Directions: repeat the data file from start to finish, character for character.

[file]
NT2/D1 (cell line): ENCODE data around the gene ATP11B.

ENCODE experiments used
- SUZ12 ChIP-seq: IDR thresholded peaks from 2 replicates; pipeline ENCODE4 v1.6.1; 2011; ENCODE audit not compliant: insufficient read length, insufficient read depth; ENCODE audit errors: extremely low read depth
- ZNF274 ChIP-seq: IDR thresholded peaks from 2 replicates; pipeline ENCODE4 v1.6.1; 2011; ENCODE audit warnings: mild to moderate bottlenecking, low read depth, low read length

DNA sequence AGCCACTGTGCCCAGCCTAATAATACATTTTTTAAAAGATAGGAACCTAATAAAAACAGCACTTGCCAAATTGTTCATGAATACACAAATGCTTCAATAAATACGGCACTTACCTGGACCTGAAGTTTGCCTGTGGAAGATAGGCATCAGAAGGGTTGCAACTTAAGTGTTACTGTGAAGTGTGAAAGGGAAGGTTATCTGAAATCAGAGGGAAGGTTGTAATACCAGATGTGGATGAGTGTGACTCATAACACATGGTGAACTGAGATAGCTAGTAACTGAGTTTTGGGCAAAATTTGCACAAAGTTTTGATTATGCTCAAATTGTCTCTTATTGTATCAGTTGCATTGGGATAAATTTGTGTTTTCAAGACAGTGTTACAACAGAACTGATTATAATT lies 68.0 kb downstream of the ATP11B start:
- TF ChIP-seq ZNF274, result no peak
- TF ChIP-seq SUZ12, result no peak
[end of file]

NT2/D1 (cell line): ENCODE data around the gene ATP11B.

ENCODE experiments used
- SUZ12 ChIP-seq: IDR thresholded peaks from 2 replicates; pipeline ENCODE4 v1.6.1; 2011; ENCODE audit not compliant: insufficient read length, insufficient read depth; ENCODE audit errors: extremely low read depth
- ZNF274 ChIP-seq: IDR thresholded peaks from 2 replicates; pipeline ENCODE4 v1.6.1; 2011; ENCODE audit warnings: mild to moderate bottlenecking, low read depth, low read length

DNA sequence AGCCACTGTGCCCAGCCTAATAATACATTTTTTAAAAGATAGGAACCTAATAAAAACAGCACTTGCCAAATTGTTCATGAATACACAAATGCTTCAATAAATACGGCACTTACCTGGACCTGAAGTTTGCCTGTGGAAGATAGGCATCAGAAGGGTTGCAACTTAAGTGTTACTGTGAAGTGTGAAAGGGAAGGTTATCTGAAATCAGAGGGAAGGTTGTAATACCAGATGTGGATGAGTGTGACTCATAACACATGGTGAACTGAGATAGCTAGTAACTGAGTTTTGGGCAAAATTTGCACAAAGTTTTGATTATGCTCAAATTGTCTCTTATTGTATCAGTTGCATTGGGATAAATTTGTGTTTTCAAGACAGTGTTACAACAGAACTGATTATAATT lies 68.0 kb downstream of the ATP11B start:
- TF ChIP-seq ZNF274, result no peak
- TF ChIP-seq SUZ12, result no peak